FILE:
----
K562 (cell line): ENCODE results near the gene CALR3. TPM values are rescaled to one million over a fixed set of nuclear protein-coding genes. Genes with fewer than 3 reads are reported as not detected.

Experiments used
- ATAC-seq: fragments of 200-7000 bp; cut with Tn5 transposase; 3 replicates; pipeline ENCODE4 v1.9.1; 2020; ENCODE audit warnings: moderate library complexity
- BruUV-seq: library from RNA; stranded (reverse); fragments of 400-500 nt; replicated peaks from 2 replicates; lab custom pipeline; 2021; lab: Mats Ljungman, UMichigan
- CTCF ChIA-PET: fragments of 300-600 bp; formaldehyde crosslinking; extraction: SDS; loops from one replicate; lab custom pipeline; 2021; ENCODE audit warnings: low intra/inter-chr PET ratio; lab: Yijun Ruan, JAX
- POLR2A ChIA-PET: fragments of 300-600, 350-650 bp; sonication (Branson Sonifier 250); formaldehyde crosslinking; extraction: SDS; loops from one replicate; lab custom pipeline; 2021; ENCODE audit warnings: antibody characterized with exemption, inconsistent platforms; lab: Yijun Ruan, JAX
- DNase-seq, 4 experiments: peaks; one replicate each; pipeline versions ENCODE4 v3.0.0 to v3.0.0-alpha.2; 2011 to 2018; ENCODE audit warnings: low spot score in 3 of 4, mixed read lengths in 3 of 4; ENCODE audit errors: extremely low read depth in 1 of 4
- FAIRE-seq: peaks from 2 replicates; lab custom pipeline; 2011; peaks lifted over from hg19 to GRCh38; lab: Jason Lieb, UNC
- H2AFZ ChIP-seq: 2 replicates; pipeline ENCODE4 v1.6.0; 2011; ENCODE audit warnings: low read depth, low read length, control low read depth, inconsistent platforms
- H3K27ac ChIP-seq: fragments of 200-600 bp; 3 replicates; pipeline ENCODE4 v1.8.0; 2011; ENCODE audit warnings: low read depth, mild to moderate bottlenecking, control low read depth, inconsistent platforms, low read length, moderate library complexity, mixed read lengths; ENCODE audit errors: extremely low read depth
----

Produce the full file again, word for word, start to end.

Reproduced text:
K562 (cell line): ENCODE results near the gene CALR3. TPM values are rescaled to one million over a fixed set of nuclear protein-coding genes. Genes with fewer than 3 reads are reported as not detected.

Experiments used
- ATAC-seq: fragments of 200-7000 bp; cut with Tn5 transposase; 3 replicates; pipeline ENCODE4 v1.9.1; 2020; ENCODE audit warnings: moderate library complexity
- BruUV-seq: library from RNA; stranded (reverse); fragments of 400-500 nt; replicated peaks from 2 replicates; lab custom pipeline; 2021; lab: Mats Ljungman, UMichigan
- CTCF ChIA-PET: fragments of 300-600 bp; formaldehyde crosslinking; extraction: SDS; loops from one replicate; lab custom pipeline; 2021; ENCODE audit warnings: low intra/inter-chr PET ratio; lab: Yijun Ruan, JAX
- POLR2A ChIA-PET: fragments of 300-600, 350-650 bp; sonication (Branson Sonifier 250); formaldehyde crosslinking; extraction: SDS; loops from one replicate; lab custom pipeline; 2021; ENCODE audit warnings: antibody characterized with exemption, inconsistent platforms; lab: Yijun Ruan, JAX
- DNase-seq, 4 experiments: peaks; one replicate each; pipeline versions ENCODE4 v3.0.0 to v3.0.0-alpha.2; 2011 to 2018; ENCODE audit warnings: low spot score in 3 of 4, mixed read lengths in 3 of 4; ENCODE audit errors: extremely low read depth in 1 of 4
- FAIRE-seq: peaks from 2 replicates; lab custom pipeline; 2011; peaks lifted over from hg19 to GRCh38; lab: Jason Lieb, UNC
- H2AFZ ChIP-seq: 2 replicates; pipeline ENCODE4 v1.6.0; 2011; ENCODE audit warnings: low read depth, low read length, control low read depth, inconsistent platforms
- H3K27ac ChIP-seq: fragments of 200-600 bp; 3 replicates; pipeline ENCODE4 v1.8.0; 2011; ENCODE audit warnings: low read depth, mild to moderate bottlenecking, control low read depth, inconsistent platforms, low read length, moderate library complexity, mixed read lengths; ENCODE audit errors: extremely low read depth